Gypsy moth numbers down

March 31, 2003|by RICHARD BELISLE

They're not pretty. Their names are nearly impossible to pronounce. But they're doing the job.

One is a fungus called Entomophaga maimaiga, the other a virus named nucleopolyhedrosis. Both are wreaking havoc on gypsy moths - so much so that the Pennsylvania Bureau of Forestry won't have to spray forests this spring because gypsy moth populations are the lowest they've been in years.

Two years ago, said Bruce W. Kile, a forester at the 85,000-acre Michaux State Forest headquarters in Fayetteville, the state sprayed 169,000 acres of forests. In spring 2002, 59,000 acres were sprayed, he said.

In 2002, nearly 56,000 acres of trees were defoliated by gypsy moths in Pennsylvania, about 76 percent less than the nearly 238,000 acres stripped in 2001.


Foresters predict gypsy moth populations by counting egg masses in September after the females complete their life cycles and lay their eggs. Kile checked for egg masses in nearly 100 sites in Michaux State Forest last fall and said there weren't enough to justify spraying this year.

He said there will be pockets of moths that will defoliate trees in some areas of the forest.

The favored food of gypsy moths is oak leaves, but they will eat almost anything, including pine needles, Kile said. If their populations get so high that it's difficult to find food, they'll drop off trees and eat grass, he said.

Gypsy moths were brought to Massachusetts from Asia as an experiment to make silk in the mid-19th century. They adapted to their surroundings and began to spread south and west. They reached Pennsylvania in the 1920s, Kile said.

States started spraying by air with DDT in the 1940s. The use of the chemical was banned in the late 1950s.

Gypsy moths were thought to be eradicated in Pennsylvania in 1948, but they survived in some areas and their population exploded again in the early 1950s, Kile said.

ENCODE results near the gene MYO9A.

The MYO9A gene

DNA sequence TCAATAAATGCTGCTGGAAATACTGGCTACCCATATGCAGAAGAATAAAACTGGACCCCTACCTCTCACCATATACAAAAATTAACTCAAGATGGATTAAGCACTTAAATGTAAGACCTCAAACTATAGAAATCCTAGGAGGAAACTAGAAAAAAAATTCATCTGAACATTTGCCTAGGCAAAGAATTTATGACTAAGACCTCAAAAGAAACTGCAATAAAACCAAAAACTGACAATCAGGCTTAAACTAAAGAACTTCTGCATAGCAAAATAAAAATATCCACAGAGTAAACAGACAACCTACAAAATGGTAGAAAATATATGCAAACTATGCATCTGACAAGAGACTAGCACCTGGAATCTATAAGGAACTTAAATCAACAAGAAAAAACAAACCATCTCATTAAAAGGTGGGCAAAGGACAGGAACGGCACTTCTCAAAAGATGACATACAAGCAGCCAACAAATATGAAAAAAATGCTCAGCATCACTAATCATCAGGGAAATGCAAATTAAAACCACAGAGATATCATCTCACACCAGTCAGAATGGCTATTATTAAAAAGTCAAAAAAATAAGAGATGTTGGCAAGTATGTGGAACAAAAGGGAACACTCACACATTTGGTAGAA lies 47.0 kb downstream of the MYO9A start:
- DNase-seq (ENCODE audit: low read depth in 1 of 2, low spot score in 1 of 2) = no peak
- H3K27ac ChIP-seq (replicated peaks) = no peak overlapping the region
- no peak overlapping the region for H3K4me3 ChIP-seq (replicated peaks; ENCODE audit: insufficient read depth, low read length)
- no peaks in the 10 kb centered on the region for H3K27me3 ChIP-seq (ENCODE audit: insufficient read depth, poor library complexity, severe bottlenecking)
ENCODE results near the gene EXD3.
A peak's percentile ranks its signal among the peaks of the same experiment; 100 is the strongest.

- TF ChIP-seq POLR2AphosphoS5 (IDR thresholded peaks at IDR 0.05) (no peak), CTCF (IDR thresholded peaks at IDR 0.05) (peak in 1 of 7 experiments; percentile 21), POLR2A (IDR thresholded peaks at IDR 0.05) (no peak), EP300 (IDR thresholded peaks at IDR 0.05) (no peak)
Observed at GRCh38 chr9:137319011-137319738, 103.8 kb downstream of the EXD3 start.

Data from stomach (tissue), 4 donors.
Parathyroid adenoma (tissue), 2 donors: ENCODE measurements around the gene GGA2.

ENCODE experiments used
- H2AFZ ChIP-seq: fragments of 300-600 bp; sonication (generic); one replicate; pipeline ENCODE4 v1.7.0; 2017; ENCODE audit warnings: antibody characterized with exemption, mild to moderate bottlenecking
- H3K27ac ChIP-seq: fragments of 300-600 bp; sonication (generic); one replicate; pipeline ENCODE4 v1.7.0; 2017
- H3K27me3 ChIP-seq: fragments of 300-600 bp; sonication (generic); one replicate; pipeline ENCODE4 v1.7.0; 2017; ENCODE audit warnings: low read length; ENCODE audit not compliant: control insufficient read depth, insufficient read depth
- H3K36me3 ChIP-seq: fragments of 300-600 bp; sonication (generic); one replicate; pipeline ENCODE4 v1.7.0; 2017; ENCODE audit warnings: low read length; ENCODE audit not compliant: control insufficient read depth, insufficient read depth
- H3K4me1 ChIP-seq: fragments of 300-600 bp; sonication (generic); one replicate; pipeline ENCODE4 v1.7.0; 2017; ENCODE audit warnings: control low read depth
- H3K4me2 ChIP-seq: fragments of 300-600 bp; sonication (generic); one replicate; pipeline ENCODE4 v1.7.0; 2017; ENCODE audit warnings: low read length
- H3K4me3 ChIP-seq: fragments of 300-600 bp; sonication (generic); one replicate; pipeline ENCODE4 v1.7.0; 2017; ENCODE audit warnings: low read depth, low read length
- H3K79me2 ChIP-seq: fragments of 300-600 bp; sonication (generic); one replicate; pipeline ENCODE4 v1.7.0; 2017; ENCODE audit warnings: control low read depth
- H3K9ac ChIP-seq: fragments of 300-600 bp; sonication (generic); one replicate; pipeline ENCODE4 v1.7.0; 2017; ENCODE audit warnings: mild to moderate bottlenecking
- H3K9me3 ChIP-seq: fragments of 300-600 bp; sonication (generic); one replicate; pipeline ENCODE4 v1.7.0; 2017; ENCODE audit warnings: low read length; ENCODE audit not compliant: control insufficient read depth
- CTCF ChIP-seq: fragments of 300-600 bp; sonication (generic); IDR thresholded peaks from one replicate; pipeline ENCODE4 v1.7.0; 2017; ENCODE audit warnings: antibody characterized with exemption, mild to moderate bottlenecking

In more recent years, Pennsylvania and neighboring states have sprayed gypsy moths with Bacillus thuringiensis, or BT, a selective biological insecticide which only kills leaf-eating caterpillars.

The Entomophaga maimaiga fungus, which came from the gypsy moths' native habitat in Asia, was introduced in the United States to control the pests in the late 1960s. Kile said. It didn't have a significant impact on the moth populations at first, he said. Scientists gave it up as a useful tool until a cool damp spring in 1990 allowed the fungus to multiply and begin destroying the gypsy moth population.

The spores of the fungus eat away at a gypsy moth's insides, much like cancer does in humans, Kile said. Moths killed by the fungus hang stiff and brittle upside down from the tree trunk and eventually fall to the ground.

Foresters at Michaux State Forest collect the fungus-ladened moth bodies and haul them to other forests to attack gypsy moths there.

"We're spreading dead caterpillars around the state," Kile said.

Michaux State Forest was one of the first places in the state to use the fungus effectively.

The fungus will continue to provide natural control over gypsy moths and prevent the epidemic levels of defoliation seen in the early 1980s, Kile said.

The virus - another natural control from Asia - while not as effective as the fungus in killing gypsy moths has met with some success when used as part of an integrated forest pest management system.

Beth Brantley, a forestry instructor at Penn State Mont Alto, said the fungus is expected to continue to build up and stay ahead of the gypsy moth populations and remain an effective control tool.

"Hopefully, the gypsy moth's day is done and the oak trees can recover," she said.

Oak trees in Pennsylvania have taken a double hit in recent years - from the gypsy moths and the drought, she said.

"They're stressed out, but the moisture from this winter should help," she said.

Gypsy moths not only denude forests and give them a winter look in mid-summer, they also have cost the state millions of dollars in loss timber revenues.

Kile said about $1 million worth of timber is sold from Michaux State Forest every year.

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